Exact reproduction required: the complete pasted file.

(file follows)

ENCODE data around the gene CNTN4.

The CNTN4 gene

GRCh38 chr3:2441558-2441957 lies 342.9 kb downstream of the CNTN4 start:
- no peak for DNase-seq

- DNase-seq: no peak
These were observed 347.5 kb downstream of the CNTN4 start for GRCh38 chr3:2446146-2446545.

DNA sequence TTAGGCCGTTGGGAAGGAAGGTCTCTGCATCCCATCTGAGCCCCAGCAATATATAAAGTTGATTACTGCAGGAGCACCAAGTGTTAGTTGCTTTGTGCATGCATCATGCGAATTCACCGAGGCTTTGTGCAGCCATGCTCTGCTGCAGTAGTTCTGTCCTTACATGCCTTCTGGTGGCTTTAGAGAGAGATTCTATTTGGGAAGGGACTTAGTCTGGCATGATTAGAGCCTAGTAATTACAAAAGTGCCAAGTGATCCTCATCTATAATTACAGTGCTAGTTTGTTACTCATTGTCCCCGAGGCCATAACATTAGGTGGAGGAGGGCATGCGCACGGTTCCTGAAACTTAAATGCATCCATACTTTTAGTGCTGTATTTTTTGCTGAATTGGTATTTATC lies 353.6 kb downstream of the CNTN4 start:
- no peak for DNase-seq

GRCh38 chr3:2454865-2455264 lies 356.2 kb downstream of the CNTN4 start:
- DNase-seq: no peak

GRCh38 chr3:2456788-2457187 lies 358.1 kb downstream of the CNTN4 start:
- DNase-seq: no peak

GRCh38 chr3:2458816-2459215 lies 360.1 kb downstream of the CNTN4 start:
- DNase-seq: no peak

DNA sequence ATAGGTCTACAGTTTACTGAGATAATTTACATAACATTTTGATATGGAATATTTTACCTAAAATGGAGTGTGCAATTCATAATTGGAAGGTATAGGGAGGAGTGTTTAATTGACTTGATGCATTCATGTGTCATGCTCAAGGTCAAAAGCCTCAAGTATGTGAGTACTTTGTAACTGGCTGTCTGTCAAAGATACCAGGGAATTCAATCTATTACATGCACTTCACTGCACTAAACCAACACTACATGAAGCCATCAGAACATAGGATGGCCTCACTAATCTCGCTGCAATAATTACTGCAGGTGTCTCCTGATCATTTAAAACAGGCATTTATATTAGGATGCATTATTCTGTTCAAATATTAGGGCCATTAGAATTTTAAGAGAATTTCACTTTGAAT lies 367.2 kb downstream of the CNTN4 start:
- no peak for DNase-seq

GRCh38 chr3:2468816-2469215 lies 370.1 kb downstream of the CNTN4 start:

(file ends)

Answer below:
ENCODE data around the gene CNTN4.

The CNTN4 gene

GRCh38 chr3:2441558-2441957 lies 342.9 kb downstream of the CNTN4 start:
- no peak for DNase-seq

- DNase-seq: no peak
These were observed 347.5 kb downstream of the CNTN4 start for GRCh38 chr3:2446146-2446545.

DNA sequence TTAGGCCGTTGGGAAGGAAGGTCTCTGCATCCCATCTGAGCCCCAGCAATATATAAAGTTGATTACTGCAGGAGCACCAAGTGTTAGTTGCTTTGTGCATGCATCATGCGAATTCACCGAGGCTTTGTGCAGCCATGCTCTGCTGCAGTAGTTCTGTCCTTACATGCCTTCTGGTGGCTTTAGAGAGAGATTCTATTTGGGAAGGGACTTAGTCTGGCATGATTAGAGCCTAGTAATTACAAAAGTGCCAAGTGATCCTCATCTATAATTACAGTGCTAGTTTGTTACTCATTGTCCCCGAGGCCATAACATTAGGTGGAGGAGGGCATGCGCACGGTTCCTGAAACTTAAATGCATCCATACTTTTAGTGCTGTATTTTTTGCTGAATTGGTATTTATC lies 353.6 kb downstream of the CNTN4 start:
- no peak for DNase-seq

GRCh38 chr3:2454865-2455264 lies 356.2 kb downstream of the CNTN4 start:
- DNase-seq: no peak

GRCh38 chr3:2456788-2457187 lies 358.1 kb downstream of the CNTN4 start:
- DNase-seq: no peak

GRCh38 chr3:2458816-2459215 lies 360.1 kb downstream of the CNTN4 start:
- DNase-seq: no peak

DNA sequence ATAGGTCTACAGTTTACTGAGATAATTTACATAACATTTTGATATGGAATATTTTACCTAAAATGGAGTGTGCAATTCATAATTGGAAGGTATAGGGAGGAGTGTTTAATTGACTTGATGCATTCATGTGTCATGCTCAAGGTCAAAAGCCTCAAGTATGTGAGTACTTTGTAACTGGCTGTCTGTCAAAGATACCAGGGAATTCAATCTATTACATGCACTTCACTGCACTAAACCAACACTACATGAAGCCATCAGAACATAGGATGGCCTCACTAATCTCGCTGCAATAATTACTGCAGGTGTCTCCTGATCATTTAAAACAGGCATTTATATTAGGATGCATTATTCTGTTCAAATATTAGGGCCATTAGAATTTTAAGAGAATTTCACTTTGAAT lies 367.2 kb downstream of the CNTN4 start:
- no peak for DNase-seq

GRCh38 chr3:2468816-2469215 lies 370.1 kb downstream of the CNTN4 start: